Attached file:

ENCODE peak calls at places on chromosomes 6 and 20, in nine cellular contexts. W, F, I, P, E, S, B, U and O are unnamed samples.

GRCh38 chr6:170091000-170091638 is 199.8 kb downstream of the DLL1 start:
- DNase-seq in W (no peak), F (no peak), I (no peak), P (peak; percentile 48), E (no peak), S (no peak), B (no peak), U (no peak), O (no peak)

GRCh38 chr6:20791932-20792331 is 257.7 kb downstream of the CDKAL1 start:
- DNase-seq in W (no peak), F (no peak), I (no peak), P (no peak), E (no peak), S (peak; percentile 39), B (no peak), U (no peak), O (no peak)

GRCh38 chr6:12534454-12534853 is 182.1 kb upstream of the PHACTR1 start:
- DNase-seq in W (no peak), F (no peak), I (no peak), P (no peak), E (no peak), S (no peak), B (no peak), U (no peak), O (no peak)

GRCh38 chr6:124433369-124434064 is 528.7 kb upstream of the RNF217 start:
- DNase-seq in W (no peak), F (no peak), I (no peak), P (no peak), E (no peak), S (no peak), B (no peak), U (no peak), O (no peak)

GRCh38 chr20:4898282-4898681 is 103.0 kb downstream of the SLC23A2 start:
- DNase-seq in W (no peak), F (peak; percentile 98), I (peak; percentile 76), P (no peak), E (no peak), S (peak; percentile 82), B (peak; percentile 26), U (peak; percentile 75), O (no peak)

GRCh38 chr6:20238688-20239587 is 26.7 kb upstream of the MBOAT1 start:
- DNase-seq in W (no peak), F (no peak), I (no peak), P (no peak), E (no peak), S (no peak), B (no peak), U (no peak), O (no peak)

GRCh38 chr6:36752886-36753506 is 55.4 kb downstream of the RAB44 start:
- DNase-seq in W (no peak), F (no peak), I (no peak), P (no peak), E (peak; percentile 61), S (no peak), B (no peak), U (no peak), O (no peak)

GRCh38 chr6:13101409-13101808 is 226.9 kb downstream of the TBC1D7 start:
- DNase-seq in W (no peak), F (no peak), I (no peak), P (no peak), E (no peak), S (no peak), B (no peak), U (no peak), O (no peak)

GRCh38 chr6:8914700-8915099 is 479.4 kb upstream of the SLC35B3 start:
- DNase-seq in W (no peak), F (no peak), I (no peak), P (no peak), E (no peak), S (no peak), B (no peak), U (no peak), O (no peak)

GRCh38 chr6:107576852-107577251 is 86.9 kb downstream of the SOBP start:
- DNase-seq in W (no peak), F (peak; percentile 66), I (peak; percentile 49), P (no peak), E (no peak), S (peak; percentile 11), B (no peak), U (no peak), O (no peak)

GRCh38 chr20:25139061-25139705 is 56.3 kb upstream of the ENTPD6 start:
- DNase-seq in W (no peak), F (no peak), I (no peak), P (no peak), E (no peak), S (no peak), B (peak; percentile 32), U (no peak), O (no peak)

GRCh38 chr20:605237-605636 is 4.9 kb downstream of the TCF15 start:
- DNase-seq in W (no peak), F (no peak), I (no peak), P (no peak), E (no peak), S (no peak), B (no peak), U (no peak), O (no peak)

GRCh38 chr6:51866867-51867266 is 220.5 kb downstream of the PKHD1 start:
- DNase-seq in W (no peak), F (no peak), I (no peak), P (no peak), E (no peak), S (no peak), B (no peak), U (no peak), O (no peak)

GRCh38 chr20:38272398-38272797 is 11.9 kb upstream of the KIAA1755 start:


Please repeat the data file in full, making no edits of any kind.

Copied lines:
ENCODE peak calls at places on chromosomes 6 and 20, in nine cellular contexts. W, F, I, P, E, S, B, U and O are unnamed samples.

GRCh38 chr6:170091000-170091638 is 199.8 kb downstream of the DLL1 start:
- DNase-seq in W (no peak), F (no peak), I (no peak), P (peak; percentile 48), E (no peak), S (no peak), B (no peak), U (no peak), O (no peak)

GRCh38 chr6:20791932-20792331 is 257.7 kb downstream of the CDKAL1 start:
- DNase-seq in W (no peak), F (no peak), I (no peak), P (no peak), E (no peak), S (peak; percentile 39), B (no peak), U (no peak), O (no peak)

GRCh38 chr6:12534454-12534853 is 182.1 kb upstream of the PHACTR1 start:
- DNase-seq in W (no peak), F (no peak), I (no peak), P (no peak), E (no peak), S (no peak), B (no peak), U (no peak), O (no peak)

GRCh38 chr6:124433369-124434064 is 528.7 kb upstream of the RNF217 start:
- DNase-seq in W (no peak), F (no peak), I (no peak), P (no peak), E (no peak), S (no peak), B (no peak), U (no peak), O (no peak)

GRCh38 chr20:4898282-4898681 is 103.0 kb downstream of the SLC23A2 start:
- DNase-seq in W (no peak), F (peak; percentile 98), I (peak; percentile 76), P (no peak), E (no peak), S (peak; percentile 82), B (peak; percentile 26), U (peak; percentile 75), O (no peak)

GRCh38 chr6:20238688-20239587 is 26.7 kb upstream of the MBOAT1 start:
- DNase-seq in W (no peak), F (no peak), I (no peak), P (no peak), E (no peak), S (no peak), B (no peak), U (no peak), O (no peak)

GRCh38 chr6:36752886-36753506 is 55.4 kb downstream of the RAB44 start:
- DNase-seq in W (no peak), F (no peak), I (no peak), P (no peak), E (peak; percentile 61), S (no peak), B (no peak), U (no peak), O (no peak)

GRCh38 chr6:13101409-13101808 is 226.9 kb downstream of the TBC1D7 start:
- DNase-seq in W (no peak), F (no peak), I (no peak), P (no peak), E (no peak), S (no peak), B (no peak), U (no peak), O (no peak)

GRCh38 chr6:8914700-8915099 is 479.4 kb upstream of the SLC35B3 start:
- DNase-seq in W (no peak), F (no peak), I (no peak), P (no peak), E (no peak), S (no peak), B (no peak), U (no peak), O (no peak)

GRCh38 chr6:107576852-107577251 is 86.9 kb downstream of the SOBP start:
- DNase-seq in W (no peak), F (peak; percentile 66), I (peak; percentile 49), P (no peak), E (no peak), S (peak; percentile 11), B (no peak), U (no peak), O (no peak)

GRCh38 chr20:25139061-25139705 is 56.3 kb upstream of the ENTPD6 start:
- DNase-seq in W (no peak), F (no peak), I (no peak), P (no peak), E (no peak), S (no peak), B (peak; percentile 32), U (no peak), O (no peak)

GRCh38 chr20:605237-605636 is 4.9 kb downstream of the TCF15 start:
- DNase-seq in W (no peak), F (no peak), I (no peak), P (no peak), E (no peak), S (no peak), B (no peak), U (no peak), O (no peak)

GRCh38 chr6:51866867-51867266 is 220.5 kb downstream of the PKHD1 start:
- DNase-seq in W (no peak), F (no peak), I (no peak), P (no peak), E (no peak), S (no peak), B (no peak), U (no peak), O (no peak)

GRCh38 chr20:38272398-38272797 is 11.9 kb upstream of the KIAA1755 start: